Where I Work: Lionel Jadot


Earlier this year we discovered more about designer, architect, and craftsman Lionel Jadot from his Friday Five and now the Brussels-based multi-hyphenate gives us an inside look at the space where it all happens. We also talked to him about his design process, what he surrounds himself with, and really important things, like if he has a pet (he does!), in this month’s Where I Work.


What is your typical work style?

I love the organized chaos, I like the reflected chaos, I like the baroque minimalism, my workspace should make me travel, my eyes must bounce on items that will inspire me. A “white cube” would certainly kill me. My office is in a garden, there are always two or three dogs.


How is your office organized/arranged?

No doors, zones, a house converted for this activity, actually two houses and traveling from one to the other. There are couches, a drum for relaxing, a workshop, a garden for lunch outside, a roof to sit on, and offices to work!


How long have you been in this space? Where did you work before that?

We’ve been here for six years. Before I had my office at home, which is comfortable but also very tiring because you never stop!



If you could change something about your workspace, what would it be?

Definitely more space because I love to accumulate things and people. I love friends coming to work in my office even if they do other things.


Is there an office pet?

Yes, Idjack! A red Bavaria dog who’s 6 years old.



Do you need music in the background? If so, who are your favorites?

Everyone does have their own playlist, so it’s a real mix of music which is great as everyone is always discovering new artists.


How do you record ideas?

Notes, iPhone, Moleskine, I also draw on my hand!


Do you have an inspiration board? What’s on it now?

I have few of them, this the last one, is about a restaurant project I was working on.


What is your creative process and/or creative workflow like? Does that change with each project or do you keep it the same?

I try to structure but this is often anarchical, instinctive, and wild. In my head it’s like a big wardrobe full of drawers I open and my projects to come toegther. I often have a very good surprise by finding things I’ve forgotten.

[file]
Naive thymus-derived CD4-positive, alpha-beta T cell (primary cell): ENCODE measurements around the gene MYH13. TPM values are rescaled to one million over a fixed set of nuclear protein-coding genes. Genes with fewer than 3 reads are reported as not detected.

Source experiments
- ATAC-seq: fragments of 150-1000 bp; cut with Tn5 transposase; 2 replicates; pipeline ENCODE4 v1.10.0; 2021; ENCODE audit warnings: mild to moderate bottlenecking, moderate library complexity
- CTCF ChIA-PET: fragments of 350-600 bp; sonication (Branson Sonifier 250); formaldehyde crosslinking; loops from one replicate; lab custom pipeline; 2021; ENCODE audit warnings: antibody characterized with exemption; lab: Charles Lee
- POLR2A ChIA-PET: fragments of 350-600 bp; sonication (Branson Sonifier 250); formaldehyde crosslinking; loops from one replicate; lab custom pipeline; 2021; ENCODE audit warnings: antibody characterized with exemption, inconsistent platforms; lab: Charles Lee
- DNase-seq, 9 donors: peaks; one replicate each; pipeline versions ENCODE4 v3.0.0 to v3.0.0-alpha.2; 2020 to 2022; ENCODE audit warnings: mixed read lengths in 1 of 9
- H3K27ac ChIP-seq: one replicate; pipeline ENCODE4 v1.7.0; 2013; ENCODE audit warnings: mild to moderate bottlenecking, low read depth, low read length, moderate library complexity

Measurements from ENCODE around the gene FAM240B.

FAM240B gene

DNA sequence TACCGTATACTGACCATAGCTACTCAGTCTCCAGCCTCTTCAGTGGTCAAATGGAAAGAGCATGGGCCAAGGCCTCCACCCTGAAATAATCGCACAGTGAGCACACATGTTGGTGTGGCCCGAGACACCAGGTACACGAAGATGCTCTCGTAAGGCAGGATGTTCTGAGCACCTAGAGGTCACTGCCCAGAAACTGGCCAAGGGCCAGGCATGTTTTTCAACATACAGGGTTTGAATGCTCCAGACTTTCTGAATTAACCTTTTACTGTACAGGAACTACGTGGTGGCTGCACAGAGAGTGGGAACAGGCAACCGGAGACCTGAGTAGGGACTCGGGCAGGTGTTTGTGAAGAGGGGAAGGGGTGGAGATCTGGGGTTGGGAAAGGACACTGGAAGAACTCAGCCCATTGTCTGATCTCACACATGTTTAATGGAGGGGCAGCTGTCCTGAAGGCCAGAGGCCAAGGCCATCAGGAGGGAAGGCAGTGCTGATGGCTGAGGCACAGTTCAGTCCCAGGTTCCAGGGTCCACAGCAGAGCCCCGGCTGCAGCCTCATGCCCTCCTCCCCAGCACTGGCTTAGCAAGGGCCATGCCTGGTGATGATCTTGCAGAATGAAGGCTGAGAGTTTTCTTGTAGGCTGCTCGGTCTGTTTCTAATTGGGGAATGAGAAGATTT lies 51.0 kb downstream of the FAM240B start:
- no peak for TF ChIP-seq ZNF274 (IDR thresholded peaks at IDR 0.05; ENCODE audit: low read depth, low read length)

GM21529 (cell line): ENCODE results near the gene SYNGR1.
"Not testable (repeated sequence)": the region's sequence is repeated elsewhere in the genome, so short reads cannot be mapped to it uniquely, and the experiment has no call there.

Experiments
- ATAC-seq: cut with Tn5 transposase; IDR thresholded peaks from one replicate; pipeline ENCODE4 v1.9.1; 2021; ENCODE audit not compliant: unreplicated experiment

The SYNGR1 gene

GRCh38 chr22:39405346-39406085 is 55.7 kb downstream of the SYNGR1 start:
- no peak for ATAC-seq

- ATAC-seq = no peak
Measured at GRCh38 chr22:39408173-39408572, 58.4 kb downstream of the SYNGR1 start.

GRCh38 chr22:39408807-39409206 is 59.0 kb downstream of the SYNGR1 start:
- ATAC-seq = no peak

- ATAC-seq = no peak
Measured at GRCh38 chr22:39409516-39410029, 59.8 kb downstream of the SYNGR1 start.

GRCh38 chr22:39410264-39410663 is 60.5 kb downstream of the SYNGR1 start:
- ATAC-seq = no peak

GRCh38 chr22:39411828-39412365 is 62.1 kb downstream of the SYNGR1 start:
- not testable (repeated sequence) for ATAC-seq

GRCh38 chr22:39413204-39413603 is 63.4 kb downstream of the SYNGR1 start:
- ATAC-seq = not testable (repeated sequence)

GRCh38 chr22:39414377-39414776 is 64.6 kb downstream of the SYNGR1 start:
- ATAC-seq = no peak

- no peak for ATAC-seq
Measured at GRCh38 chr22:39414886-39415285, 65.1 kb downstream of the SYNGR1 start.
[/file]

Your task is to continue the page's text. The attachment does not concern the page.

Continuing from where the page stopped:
What kind of design objects you could have dispersed over space?

A vespa, vintage seats, bike, small pieces of wood!


Are there any tools and/or machinery in your space?

Yes, we have a workshop with everything you need to cut, drill, abrade, and a welding machine! It has been making prototypes.


What tool do you have more fun with during the design process? 

The welding machine!


What design software do you use, if any, and for what?

I draw and my assistants work in AutoCAD, Sketchup, Artlantis, Photoshop. I like working with both old and new!

Lake house

Lake house

Is there a favorite project you’ve worked on?

Yes, an extraordinary house on a lake that we just finished.


Do you feel like you’ve “made it”? What made you feel like you’ve become a success? At what moment/circumstances? Or what would it take to get there?

The success does not mean anything, what counts is the energy to believe every day in what we do, to reinvent itself. I read this morning a sentence of Modigliani which states “Your real duty is to save your dream”.


Tell us about a current project you are working on. What was the inspiration behind it?

I’m working on an outstanding hotel project in a former church in Brussels, I am artistic director / designer / interior architect. It’s very exciting to create a new place in this city, the approach is different from other hotels, people will feel like they’re visiting friends.


What’s on your desk right now?

A laptop, lamp, Post-it notes with sketches, and other sketches.


Do you have something in your house that you designed/created?

Yes, almost everything because my house is a laboratory, I test and try many things, I change, I change, I make very free experiences!



Caroline Williamson is Editor-in-Chief of Design Milk. She has a BFA in photography from SCAD and can usually be found searching for vintage wares, doing New York Times crossword puzzles in pen, or reworking playlists on Spotify.